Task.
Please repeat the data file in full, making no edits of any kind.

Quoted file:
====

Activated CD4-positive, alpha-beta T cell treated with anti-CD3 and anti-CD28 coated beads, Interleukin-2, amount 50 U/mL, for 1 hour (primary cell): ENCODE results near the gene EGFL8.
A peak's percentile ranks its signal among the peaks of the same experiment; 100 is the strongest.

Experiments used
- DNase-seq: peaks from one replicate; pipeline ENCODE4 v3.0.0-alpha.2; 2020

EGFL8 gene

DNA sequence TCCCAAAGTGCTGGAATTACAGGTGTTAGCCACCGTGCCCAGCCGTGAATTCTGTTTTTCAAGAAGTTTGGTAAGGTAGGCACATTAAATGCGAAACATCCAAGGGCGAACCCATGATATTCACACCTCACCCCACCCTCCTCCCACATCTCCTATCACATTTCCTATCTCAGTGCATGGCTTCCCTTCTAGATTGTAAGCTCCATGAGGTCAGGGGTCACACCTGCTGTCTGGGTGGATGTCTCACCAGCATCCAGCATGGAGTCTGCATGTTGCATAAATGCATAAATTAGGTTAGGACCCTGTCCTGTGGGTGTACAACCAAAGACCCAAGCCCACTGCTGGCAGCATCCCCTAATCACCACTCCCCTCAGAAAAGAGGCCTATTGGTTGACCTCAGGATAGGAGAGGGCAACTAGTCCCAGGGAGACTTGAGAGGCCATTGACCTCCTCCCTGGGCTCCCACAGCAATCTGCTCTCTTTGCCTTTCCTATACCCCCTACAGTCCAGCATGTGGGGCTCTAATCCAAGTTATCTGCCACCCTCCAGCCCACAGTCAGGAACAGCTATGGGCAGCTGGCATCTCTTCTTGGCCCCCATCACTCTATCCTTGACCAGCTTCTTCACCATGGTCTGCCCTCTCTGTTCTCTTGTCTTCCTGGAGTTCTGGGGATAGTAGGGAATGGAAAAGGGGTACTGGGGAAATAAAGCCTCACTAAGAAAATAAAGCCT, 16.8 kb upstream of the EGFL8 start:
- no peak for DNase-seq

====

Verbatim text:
Activated CD4-positive, alpha-beta T cell treated with anti-CD3 and anti-CD28 coated beads, Interleukin-2, amount 50 U/mL, for 1 hour (primary cell): ENCODE results near the gene EGFL8.
A peak's percentile ranks its signal among the peaks of the same experiment; 100 is the strongest.

Experiments used
- DNase-seq: peaks from one replicate; pipeline ENCODE4 v3.0.0-alpha.2; 2020

EGFL8 gene

DNA sequence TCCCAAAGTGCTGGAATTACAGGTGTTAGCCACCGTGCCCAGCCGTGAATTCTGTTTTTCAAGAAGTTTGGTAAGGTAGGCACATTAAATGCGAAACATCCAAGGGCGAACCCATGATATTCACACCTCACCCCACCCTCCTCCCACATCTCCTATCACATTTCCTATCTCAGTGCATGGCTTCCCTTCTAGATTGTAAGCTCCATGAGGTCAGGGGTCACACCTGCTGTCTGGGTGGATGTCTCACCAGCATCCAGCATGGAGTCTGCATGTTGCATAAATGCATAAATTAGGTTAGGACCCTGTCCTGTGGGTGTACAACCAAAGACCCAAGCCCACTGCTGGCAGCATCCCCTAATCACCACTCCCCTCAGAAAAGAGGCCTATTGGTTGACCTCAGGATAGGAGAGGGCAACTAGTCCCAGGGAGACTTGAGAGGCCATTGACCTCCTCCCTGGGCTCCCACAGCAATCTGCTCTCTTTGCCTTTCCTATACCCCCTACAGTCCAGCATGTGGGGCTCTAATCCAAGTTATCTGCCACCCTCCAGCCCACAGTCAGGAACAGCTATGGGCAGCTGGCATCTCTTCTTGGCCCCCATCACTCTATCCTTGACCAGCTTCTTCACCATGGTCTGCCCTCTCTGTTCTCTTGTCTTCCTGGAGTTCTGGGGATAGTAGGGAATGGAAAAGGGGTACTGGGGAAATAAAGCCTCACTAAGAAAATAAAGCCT, 16.8 kb upstream of the EGFL8 start:
- no peak for DNase-seq